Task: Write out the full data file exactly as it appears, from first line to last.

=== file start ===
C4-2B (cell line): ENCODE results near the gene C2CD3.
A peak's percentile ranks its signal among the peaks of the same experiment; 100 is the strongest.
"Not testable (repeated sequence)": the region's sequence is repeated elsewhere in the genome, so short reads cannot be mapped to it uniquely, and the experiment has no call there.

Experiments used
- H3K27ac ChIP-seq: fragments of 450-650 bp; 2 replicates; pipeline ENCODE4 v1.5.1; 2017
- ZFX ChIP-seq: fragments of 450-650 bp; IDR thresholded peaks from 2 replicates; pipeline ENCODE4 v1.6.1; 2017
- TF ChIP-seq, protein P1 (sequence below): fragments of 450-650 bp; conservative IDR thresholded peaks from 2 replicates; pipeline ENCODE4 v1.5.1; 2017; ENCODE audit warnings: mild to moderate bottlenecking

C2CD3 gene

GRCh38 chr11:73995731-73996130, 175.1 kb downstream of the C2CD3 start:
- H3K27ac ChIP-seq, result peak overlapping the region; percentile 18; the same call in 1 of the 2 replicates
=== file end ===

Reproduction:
C4-2B (cell line): ENCODE results near the gene C2CD3.
A peak's percentile ranks its signal among the peaks of the same experiment; 100 is the strongest.
"Not testable (repeated sequence)": the region's sequence is repeated elsewhere in the genome, so short reads cannot be mapped to it uniquely, and the experiment has no call there.

Experiments used
- H3K27ac ChIP-seq: fragments of 450-650 bp; 2 replicates; pipeline ENCODE4 v1.5.1; 2017
- ZFX ChIP-seq: fragments of 450-650 bp; IDR thresholded peaks from 2 replicates; pipeline ENCODE4 v1.6.1; 2017
- TF ChIP-seq, protein P1 (sequence below): fragments of 450-650 bp; conservative IDR thresholded peaks from 2 replicates; pipeline ENCODE4 v1.5.1; 2017; ENCODE audit warnings: mild to moderate bottlenecking

C2CD3 gene

GRCh38 chr11:73995731-73996130, 175.1 kb downstream of the C2CD3 start:
- H3K27ac ChIP-seq, result peak overlapping the region; percentile 18; the same call in 1 of the 2 replicates